Personally, I wrote Alpha for Christians to read, to minister to them and perhaps help draw them closer to God. The title makes it fairly obvious that it is about spiritual themes, and it is classified under religious fiction. They only way an atheist would end up downloading it from Amazon is if it were free and they just went down the list clicking without paying attention. It isn’t free, and so this is unlikely to happen. They would have to actively choose to read a Christian book, in which case they cannot complain about being “tricked”.

Of course I would love it if atheists read my book, in the hope that one or two are somehow moved closer to God through it because they identify with the main character and his problems. I may end up receiving my first one-star review in the process, but it would be worth it. It has been suggested that we should not be trying overtly to spread a Christian message through our speculative novels (for fear of appearing clichéd, among other reasons) but then how do we avoid doing that? We can write clean fiction without any reference to our faith, but then we might as well be secular authors. For me, the whole point of writing from the Christian perspective is to write about God either directly or through strong allegory. Atheist writers say God does not exist and make this very clear in their books. We believe God does exist, so why shouldn’t we make this abundantly clear in the books we write?

And as Christian authors, don’t we have a duty? When we stand before God, will He be impressed that we created fancy literature? Will He be pleased that we were able to avoid offending anyone? Will he smile because we managed to hide the Gospel so effectively that nobody actually noticed it? I suspect that God will be more interested in knowing what we did to help one another and to reach the lost. God’s word does not come back void and so I say let’s continue duping the atheists. Let’s continue wrapping the Gospel  in “normal” covers in the hope that someone will stumble across it. Let’s continue to offend. They may hate us for it now but the seed will have been planted and, who knows, perhaps one day that seed will start to grow.

* I have just received a complaint about that joke. I apologize. Your complementary NAF anvil and cheesecake are in the post.

About P.A.Baines

P.A.Baines writes computer programs for a living but would much rather be writing Christian speculative fiction, which he does whenever he gets the opportunity. Educated in Africa, he is studying towards a degree in Creative Writing through Buckinghamshire New University in England. He enjoys asking "what if?" but is tired of how speculative fiction deals with religion in general and the God of the Bible in particular. His stories are for Christians who enjoy science fiction but who normally avoid the genre because of its tendency towards an atheistic world-view. His aim is to write entertaining and thought-provoking stories that stretch the imagination, but which keep God in His rightful place as Lord over all creation. P.A.Baines is British but currently lives in a small corner of the Netherlands with his wife and two children and various wildlife. He spends what little spare time he has keeping fit, watching films, and playing computer games with his children. He does most of his reading via audio books, which he listens to while commuting to and from work on his trusty bicycle. He speaks reasonable Dutch and is in the process of learning French.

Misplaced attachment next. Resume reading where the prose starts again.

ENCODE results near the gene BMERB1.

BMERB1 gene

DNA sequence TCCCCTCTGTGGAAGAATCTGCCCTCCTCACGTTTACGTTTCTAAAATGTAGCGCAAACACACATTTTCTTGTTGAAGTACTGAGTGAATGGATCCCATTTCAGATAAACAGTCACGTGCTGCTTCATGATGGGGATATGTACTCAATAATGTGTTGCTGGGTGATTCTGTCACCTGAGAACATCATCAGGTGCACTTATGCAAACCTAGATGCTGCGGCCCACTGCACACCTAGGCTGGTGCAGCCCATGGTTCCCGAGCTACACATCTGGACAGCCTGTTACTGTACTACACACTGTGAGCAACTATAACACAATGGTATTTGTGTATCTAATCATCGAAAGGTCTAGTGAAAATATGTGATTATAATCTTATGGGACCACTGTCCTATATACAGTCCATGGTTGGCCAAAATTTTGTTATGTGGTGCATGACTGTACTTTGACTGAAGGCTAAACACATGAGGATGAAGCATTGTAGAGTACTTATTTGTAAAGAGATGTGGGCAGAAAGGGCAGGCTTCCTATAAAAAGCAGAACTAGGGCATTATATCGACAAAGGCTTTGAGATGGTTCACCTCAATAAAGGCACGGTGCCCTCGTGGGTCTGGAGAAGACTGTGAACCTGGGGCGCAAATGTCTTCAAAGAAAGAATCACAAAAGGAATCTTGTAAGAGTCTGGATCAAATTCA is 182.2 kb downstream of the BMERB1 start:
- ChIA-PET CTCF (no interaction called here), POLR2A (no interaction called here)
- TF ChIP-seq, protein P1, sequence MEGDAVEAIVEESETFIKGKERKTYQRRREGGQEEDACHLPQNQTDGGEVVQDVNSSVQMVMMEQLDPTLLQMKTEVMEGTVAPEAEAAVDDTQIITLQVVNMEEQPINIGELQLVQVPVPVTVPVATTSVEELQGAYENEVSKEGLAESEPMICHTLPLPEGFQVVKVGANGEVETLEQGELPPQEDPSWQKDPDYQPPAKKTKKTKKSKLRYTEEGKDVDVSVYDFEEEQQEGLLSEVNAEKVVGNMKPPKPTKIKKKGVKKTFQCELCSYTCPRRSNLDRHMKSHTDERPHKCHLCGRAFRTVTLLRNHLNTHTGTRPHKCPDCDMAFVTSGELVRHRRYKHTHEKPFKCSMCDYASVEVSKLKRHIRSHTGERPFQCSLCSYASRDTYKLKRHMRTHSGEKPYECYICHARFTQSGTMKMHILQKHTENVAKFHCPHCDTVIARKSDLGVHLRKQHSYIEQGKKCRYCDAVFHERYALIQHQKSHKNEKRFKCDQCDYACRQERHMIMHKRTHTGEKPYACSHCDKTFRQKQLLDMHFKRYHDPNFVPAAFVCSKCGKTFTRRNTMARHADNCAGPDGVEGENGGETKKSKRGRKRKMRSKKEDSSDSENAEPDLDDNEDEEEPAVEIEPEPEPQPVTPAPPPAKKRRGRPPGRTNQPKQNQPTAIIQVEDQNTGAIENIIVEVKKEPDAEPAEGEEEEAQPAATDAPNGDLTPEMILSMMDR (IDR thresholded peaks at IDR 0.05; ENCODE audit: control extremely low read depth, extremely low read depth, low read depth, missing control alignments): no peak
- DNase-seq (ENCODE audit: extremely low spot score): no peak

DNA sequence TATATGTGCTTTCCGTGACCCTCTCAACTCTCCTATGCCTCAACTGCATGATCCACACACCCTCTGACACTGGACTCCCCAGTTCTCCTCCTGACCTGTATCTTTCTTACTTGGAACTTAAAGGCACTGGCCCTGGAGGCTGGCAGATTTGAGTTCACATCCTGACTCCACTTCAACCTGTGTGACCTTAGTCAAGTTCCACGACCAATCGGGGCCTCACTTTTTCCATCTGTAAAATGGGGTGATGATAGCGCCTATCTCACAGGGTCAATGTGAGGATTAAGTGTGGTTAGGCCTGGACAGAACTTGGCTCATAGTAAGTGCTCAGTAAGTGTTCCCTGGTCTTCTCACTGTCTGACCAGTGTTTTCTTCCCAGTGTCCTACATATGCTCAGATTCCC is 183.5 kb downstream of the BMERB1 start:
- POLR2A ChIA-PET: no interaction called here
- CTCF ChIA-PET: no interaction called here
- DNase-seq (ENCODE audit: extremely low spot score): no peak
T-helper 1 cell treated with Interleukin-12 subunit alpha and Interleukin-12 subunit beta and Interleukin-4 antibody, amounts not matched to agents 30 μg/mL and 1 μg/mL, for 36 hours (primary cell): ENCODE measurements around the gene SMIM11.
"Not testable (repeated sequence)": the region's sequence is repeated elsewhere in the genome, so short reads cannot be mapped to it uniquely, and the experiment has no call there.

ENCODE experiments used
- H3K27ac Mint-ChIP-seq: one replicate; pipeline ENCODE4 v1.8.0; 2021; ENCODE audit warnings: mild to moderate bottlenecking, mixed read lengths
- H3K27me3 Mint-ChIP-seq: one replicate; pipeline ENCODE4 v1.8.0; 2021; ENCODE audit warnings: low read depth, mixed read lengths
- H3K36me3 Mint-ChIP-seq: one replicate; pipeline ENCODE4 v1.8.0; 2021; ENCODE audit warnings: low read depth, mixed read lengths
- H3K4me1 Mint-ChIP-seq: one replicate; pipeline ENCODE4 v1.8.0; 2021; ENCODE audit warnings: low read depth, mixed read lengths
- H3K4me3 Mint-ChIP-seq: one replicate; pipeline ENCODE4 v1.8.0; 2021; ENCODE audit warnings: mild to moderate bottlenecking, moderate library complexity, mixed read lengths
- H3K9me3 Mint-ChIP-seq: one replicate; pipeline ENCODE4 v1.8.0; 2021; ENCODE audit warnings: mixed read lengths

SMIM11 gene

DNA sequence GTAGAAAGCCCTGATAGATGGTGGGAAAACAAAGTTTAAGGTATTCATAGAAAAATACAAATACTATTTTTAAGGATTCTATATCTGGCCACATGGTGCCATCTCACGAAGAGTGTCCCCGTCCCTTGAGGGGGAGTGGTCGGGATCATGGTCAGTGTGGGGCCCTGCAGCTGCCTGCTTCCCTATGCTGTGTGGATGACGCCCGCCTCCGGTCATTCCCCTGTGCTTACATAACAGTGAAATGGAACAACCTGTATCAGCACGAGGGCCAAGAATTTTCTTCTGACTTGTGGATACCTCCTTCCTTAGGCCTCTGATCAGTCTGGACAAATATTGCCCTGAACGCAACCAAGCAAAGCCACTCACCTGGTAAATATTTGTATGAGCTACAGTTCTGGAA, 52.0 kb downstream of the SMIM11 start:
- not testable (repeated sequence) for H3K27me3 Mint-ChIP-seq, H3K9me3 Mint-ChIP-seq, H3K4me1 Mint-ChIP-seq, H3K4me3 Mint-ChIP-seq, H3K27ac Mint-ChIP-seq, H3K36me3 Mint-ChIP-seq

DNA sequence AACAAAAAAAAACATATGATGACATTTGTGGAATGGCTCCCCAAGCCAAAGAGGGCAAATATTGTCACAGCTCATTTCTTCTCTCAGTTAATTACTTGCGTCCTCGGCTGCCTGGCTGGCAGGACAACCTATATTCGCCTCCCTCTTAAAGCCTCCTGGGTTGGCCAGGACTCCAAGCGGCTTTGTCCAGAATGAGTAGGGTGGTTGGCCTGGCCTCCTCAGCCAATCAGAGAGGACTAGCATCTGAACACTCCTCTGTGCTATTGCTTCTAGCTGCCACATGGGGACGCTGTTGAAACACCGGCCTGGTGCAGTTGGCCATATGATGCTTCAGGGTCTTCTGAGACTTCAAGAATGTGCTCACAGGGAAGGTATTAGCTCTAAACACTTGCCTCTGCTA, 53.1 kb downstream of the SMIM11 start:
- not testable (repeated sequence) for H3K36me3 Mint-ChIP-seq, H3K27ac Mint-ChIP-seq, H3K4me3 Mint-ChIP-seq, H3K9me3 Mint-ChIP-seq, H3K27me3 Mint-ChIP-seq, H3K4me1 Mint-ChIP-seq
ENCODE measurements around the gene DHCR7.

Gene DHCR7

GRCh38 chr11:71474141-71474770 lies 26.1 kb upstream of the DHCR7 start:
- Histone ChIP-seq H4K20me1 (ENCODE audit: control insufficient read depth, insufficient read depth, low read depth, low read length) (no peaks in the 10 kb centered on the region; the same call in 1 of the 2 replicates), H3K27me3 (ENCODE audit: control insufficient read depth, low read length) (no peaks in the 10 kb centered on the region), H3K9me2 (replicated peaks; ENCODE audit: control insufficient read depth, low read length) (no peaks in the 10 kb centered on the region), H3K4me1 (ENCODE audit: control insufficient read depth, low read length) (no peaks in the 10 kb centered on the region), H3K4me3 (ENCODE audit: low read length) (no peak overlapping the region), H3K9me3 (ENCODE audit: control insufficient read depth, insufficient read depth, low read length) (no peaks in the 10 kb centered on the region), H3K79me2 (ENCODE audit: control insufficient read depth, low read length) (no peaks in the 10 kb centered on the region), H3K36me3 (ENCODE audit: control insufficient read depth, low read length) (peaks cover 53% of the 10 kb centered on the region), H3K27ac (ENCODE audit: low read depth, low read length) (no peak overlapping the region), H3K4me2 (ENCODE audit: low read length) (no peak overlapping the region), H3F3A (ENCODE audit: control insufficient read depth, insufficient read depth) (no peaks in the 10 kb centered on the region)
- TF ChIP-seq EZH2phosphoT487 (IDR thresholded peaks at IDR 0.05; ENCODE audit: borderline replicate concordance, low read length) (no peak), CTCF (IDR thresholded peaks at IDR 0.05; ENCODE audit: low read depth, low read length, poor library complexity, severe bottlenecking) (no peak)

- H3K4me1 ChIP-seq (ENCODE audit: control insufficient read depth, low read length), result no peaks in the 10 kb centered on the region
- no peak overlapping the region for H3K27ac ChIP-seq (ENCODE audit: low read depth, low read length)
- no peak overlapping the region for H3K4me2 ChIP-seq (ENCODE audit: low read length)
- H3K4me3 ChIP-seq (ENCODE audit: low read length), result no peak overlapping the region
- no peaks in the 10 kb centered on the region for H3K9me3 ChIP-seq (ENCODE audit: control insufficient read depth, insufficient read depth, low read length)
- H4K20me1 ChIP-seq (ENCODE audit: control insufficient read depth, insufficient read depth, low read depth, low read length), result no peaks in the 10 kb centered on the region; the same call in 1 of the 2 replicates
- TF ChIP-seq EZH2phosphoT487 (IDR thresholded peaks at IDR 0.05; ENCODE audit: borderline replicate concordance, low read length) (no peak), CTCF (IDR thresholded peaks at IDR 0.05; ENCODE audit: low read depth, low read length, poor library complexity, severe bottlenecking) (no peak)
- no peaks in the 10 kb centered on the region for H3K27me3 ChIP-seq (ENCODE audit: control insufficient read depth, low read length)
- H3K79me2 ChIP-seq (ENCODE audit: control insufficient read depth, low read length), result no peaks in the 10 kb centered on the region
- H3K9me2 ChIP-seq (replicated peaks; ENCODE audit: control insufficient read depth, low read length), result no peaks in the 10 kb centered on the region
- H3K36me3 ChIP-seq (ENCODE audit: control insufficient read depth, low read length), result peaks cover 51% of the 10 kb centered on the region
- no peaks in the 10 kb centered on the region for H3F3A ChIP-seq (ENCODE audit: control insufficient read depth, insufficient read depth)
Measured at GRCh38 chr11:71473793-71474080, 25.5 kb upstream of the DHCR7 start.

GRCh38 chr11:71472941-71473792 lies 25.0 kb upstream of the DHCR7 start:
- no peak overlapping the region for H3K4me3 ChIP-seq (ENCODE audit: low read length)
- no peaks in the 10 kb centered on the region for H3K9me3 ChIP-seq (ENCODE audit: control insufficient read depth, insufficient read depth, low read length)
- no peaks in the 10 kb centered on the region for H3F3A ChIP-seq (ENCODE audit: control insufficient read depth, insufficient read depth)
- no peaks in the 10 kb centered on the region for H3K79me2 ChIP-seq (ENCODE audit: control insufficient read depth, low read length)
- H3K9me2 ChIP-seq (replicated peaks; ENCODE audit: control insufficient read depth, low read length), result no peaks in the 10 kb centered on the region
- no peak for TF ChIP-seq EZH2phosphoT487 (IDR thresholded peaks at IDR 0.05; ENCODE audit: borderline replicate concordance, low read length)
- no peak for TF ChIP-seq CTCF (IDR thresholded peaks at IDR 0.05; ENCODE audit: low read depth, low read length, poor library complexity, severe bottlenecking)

27 comments on “Warning: May Contain Christian Content

  1. Wait. If we complain, we get cheesecake? I want cheesecake. But I don’t know what to complain about. I liked Alpha Redemption. Oh, there’s something to complain about. Paul, you never said the full title of your book in this post and people might not know that. “Alpha” is a shortened nickname, which might still come up in an Amazon search, probably better than my nicknames for my long titles. (i.e. “NIBAC” will probably get you nothing on Amazon, while “Nor Iron Bars a Cage” does quite nicely). Go search “Alpha Redemption”, folks, and buy the book!

    Where’s my cheesecake?

  2. All of our books carry a “rating” on the first page or two. Included in that rating is a “disclaimer” (I prefer to call it a “description) if a book happens to contain said “Christian content” — “Contains light to moderate Christian content” — or “Contains strong Christian content” or some variation of such.

    The goal at PYP is to have a rating not only on our books, but on sites such as Amazon. That way, a reader can’t claim ignorance to religious content therein. I’ve not yet heard of other publishers doing that, but frankly, I love the idea. I wish they all did that, based on their own specific worldview (i.e., “Contains moderate pagan teachings,” or “Contains strong ant-Christian content” or whatever.

    I realize it may never happen (i.e., likely will /never/ happen), but still, I wish publishers would voluntarily implement such a system.

    • It could be really useful, especially when it comes to trying out new authors. I know I would make full use of it, although some titles would no doubt slip through the net. The book I’m reading ta the moment isn’t blatantly ant-Christian but you can feel the agenda from the subtle remarks and made here and there. I actually stopped reading the book but not because of this “agenda”, but because it is just so incredibly dull.

      And I can’t help wondering if such a system would one day become mandatory, especially considering the way things are going, to avoid upsetting people who find Christian content offensive. And it could get a bit ridiculous. Like those bags of nuts with the warning on the back: “may contain traces of nuts”. I could imagine a book with the title “Jesus Loves You” or something obvious like that, with a warning across the front: “may contain traces of Christian content”